Alt Rock bands but make them sad and soulful piano ballads
By Sonam Kaloti, Arts Editor
It is well known that the effects of COVID-19 travel farther than the virus itself; the pandemic is affecting otherwise physically healthy people by deteriorating their mental health. No matter the root cause, people seem to be sadder nowadays, and if there’s anything I’ve learned it is this: sad people like sad music. And, if there’s anything else I’ve learned, it’s that I have a disposition to Alt Rock. If you do too, you’ll know what I’m talking about. If you don’t generally listen to these bands, you’re in for a treat.
The sadness of radio music may only run so deep, helplessly attempting, and failing to relate to the bitter soul-aching anguish you may be feeling. And further, repeating playlists of the same miserable tunes may make the world feel bleaker and duller than it already does. Of course, if possible, I do not advise you to wallow for too long or you may become stuck in a loop. If you do feel unusually sad or alone, please reach out to your loved ones and call your doctor in case there may be an underlying issue.
Now, as Paramore says, “I’m in the business of misery. Let’s take it from the top.”
Perhaps your sadness stems less from existential dread and more from heartbreak. Or maybe both—in more of a headbanging and carelessly dancing type of way. In any case, I’d recommend Paramore’s “Tell Me How,” “26,” “Last Hope,” and “All I Wanted.”
“Tell Me How” captures what it’s like to no longer being close to someone who was once your best friend. “26” has lyrics that may capture what this entire article means to say: “Reality will break your heart, survival will not be the hardest part. It’s keeping all your hopes alive when all the rest of you has died. So, let it break your heart.”
I recommend the live version of “Last Hope,” which deals with having rough times but pushing on because of “a spark [that’s] enough” to keep you going. “All I Wanted” is the epitome of pining and heartbreak. It will probably have you crying even if you’ve never dated anyone in your life.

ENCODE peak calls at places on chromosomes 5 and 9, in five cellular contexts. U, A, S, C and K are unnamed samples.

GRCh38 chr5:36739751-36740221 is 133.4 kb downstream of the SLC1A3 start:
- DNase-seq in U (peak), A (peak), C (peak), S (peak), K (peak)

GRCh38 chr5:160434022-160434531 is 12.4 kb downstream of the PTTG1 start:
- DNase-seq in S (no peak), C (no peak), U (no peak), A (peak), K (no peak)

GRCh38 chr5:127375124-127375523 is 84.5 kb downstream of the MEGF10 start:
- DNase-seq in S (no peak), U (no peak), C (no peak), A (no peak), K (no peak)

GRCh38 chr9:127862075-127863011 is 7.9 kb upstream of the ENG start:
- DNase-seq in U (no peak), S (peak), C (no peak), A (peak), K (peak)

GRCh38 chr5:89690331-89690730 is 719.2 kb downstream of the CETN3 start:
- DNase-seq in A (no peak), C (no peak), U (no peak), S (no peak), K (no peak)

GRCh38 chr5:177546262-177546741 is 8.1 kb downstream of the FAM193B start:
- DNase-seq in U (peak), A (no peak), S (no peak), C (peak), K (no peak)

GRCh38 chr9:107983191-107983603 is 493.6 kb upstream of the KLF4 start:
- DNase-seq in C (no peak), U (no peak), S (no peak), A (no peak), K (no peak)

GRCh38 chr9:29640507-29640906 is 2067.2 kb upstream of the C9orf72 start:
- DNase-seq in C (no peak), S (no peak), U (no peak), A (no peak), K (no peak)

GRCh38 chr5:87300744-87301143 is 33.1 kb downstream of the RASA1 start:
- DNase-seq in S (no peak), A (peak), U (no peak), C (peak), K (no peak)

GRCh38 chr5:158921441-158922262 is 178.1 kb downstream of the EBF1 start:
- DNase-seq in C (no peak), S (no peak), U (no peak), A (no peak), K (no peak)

Twenty One Pilots
Wait! Hear me out! I know that their 2015 Blurryface album(with chart-topping “Stressed Out”) was incredibly cringey. Sadly, their following album Trench was no longer cringey, but did not gain nearly as much popularity. Though, I’m not here to talk about either of those albums.
Twenty One Pilots’ earliest albums are their dreariest—and worth every second of listening. Their self-titled album Twenty One Pilots (2009), Regional at Best (2011), and their major label debut album Vessel (2013) deserve far more recognition for how well they speak to the depths of depression.
Although there are definitely all-around tragic tunes (“Trapdoor,” “Addict With a Pen,” “Fall Away,” etc.) there are many more hopeful but still dejected songs. I suggest “Friend, Please,” which has vocalist Tyler Joseph singing, “I know you want to leave but friend, please don’t take your life away from me. Would you let me know your plans tonight? ‘Cause I just won’t let go ‘til we both see the light.” There’s also “Semi-Automatic” where Joseph sings, “Night falls, with gravity. The earth turns, from sanity. Taking my only friend I know. He leaves a lot, his name is Hope.”
Nothing But Thieves
I would argue almost all Nothing But Thieves songs are sad in one way or another. To be honest, most of their tracks flow like a story so it’s difficult to pull just a few lyrics out. Vocalist Conor Mason adds soul to the heart-wrenching songs, but the music itself is phenomenal.
Whether it be a hauntingly beautiful ballad on love (“Lover, Please Stay”), the hopelessness of depression (“Soda”), or a song that describes events already lived through that are so bad that Hell itself would feel homey in comparison (“Hell, Yeah”)—this group has done it all.
Lorde’s “Liability,” will always make the listener’s heart ache. It is grief and insecurity put into music. The chorus stings, singing, “I understand, I’m a liability, get you wild, make you leave. I’m a little much for everyone.”
Fall Out Boy’s “Golden” which ends with the lyrics “And all of the mothers raise their babies to stay away from me and pray they don’t grow up to be” implying that not only do young mothers want nothing to do with the lyricist, but that they hope they do not grow up to be like them.
The 1975’s “I Always Wanna Die (Sometimes)” perfectly encapsulates loneliness and isolation. Matty Healy sings, “If you can’t survive, just try.” On Genius, he’s annotated this lyric with “I know how it feels but you just gotta, you just gotta do it. You just gotta grin and bear it you know, unfortunately.”
There are tons of sad songs out there, but personally I feel that too many of them are too on the nose, taking away from metaphors and imagery that allow the listener to be enveloped in the anguish. The tracks I’ve talked about feel especially gut-wrenching to me, so if you’re looking for catharsis in these trying times, I hope this music helps.